This content was originally published more than five years ago and is archived here for preservation.
More up-to-date content is available on this blog.
I’m writing about one hundred things I’ve learned as a product manager.
Sometimes the role of product management can be a little overwhelming. There’s often so much to do that you can feel at a loss for where to begin. But did you know that ancient Greek philosophers contended with the same problem?
A great example of a typical product management activity is launching a new product. Once you start to think about what’s involved, you realise that there are so many things to do, it’s difficult to even start. Strangely, this is very much like a problem explored by a philosopher called Zeno in one of his paradoxes.
Zeno lived in the fifth century BC, an elder contemporary of the more famously inquisitive Socrates. His paradox concerned a runner called Atalanta. To complete the race, he reasoned, Atalanta must reach the half-way point, but then she had to get half-way to there, (1/4 distance) then half-way again (1/8) and so on, dividing to infinity. With an infinite set of distances to cover, Atalanta can never actually get started.
While Zeno was trying to explore (and refute) the concept that infinite division is the same as infinite extent, this overwhelming feeling of not being able to get started that Atalanta experiences is familiar to us. We often find a task becomes progressively more complex as we get into the detail.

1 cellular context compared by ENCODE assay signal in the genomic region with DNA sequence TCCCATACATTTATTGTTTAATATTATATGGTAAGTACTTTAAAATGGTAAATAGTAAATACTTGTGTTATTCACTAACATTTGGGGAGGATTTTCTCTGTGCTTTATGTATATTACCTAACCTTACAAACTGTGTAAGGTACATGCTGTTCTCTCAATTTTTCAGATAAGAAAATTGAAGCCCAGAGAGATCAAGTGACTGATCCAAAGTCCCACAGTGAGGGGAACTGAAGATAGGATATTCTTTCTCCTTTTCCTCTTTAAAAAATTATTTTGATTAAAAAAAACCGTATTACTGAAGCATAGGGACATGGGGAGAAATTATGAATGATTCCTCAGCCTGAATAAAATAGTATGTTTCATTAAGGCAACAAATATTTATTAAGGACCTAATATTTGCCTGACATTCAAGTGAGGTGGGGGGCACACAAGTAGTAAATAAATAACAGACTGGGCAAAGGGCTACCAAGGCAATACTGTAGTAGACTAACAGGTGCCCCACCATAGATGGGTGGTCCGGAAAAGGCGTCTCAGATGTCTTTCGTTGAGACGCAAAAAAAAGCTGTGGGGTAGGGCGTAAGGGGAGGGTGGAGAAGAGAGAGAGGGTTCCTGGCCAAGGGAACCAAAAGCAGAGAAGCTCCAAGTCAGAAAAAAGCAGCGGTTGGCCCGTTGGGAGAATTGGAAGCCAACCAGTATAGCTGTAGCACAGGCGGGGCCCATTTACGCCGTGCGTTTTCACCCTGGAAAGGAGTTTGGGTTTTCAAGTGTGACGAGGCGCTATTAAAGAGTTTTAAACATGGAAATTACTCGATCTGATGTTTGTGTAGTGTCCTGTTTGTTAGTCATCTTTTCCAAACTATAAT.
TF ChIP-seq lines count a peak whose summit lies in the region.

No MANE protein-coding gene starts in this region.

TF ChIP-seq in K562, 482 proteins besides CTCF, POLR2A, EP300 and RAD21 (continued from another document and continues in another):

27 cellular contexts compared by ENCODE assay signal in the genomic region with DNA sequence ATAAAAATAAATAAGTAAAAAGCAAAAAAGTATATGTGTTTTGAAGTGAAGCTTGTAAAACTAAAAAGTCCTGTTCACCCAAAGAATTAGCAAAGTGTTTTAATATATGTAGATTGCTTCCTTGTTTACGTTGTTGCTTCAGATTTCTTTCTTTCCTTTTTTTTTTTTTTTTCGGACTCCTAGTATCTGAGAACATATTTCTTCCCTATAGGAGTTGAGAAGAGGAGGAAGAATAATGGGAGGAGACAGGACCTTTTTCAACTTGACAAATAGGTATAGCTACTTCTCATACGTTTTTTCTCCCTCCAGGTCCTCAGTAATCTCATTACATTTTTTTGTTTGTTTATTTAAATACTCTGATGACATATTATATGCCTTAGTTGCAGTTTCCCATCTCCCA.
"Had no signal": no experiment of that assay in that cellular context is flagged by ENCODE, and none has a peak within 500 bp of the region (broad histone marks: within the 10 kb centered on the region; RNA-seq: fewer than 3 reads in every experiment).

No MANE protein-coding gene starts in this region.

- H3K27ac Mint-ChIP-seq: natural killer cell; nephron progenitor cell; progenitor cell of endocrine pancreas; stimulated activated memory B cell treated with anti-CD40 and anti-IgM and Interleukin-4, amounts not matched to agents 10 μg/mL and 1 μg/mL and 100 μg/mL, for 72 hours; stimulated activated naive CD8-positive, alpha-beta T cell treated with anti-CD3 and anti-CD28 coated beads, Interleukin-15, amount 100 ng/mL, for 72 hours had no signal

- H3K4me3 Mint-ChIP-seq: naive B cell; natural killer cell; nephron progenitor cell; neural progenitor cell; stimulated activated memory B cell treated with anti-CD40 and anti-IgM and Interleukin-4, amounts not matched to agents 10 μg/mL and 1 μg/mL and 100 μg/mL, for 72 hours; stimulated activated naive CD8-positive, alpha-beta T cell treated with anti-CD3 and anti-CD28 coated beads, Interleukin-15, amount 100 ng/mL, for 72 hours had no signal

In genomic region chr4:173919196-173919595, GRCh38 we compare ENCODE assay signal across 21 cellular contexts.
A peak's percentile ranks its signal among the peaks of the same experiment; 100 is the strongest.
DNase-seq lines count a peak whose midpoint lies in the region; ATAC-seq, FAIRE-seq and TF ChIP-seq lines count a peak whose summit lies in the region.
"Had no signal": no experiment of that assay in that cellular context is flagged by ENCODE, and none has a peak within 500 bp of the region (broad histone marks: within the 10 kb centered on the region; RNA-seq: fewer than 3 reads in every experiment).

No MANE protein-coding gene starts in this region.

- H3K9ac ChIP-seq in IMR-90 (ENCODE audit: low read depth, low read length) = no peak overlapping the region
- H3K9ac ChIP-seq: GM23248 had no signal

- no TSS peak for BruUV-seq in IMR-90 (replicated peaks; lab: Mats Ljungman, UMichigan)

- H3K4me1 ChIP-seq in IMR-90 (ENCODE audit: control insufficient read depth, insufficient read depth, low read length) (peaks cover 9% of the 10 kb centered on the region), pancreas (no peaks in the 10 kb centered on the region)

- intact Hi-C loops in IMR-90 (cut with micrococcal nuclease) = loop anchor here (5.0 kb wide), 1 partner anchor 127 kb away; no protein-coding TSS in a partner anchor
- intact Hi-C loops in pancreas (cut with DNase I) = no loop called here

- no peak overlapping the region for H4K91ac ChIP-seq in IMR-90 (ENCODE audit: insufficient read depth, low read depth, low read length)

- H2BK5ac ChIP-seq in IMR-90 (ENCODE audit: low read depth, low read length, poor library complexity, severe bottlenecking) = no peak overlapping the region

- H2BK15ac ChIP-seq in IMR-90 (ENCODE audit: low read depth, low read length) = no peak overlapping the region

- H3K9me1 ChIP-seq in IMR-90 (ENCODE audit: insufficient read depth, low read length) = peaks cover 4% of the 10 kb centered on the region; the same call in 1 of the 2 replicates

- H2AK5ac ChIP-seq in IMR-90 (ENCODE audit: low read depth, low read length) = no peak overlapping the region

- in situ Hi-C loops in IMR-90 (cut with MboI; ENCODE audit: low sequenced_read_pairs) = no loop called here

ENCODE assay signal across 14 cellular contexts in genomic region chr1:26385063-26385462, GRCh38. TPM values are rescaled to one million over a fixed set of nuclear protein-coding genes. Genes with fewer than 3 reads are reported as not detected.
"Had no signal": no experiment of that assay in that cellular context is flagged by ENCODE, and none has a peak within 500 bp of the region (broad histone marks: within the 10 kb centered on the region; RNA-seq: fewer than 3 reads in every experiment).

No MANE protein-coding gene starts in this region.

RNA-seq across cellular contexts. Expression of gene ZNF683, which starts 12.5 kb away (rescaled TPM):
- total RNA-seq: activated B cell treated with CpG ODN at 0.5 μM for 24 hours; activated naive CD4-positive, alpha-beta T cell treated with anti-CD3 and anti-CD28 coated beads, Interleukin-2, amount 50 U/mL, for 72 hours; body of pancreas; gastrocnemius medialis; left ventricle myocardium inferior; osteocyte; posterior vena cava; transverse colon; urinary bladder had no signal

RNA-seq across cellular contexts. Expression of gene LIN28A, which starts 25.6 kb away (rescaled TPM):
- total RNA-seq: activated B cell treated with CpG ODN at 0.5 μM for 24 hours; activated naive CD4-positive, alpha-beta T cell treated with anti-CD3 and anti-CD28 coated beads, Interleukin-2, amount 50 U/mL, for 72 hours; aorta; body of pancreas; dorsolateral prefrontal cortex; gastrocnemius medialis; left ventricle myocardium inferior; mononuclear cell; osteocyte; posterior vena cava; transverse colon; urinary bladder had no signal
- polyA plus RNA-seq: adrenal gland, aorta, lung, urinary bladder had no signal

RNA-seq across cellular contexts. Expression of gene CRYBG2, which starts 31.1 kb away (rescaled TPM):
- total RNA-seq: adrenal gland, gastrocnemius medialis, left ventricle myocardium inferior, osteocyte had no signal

We often find a task becomes progressively more complex as we get into the detail.
The trick to coping with this overwhelming feeling is to break up large or complex tasks such as a product launch. You can then group together tasks by area: Sales, Marketing, PR, Finance and so on. The next step is to categorise whether you need to complete the task now, next week or later. This should create a much more manageable to-do list.
You can then spend a few minutes each day skimming through the list to see what you need to do today, then ignore the rest. At the beginning of each week, recheck whether you need to do the tasks now, next week or later and repeat.
This way, you’re concerning yourself with a small set of immediate tasks rather worrying about the large number of remaining tasks. Before you know it, you’ll be finishing the race.
- Huggett, Nick, “Zeno’s Paradoxes”, The Stanford Encyclopedia of Philosophy (Winter 2010 Edition), Edward N. Zalta (ed.) – http://plato.stanford.edu/archives/win2010/entries/paradox-zeno/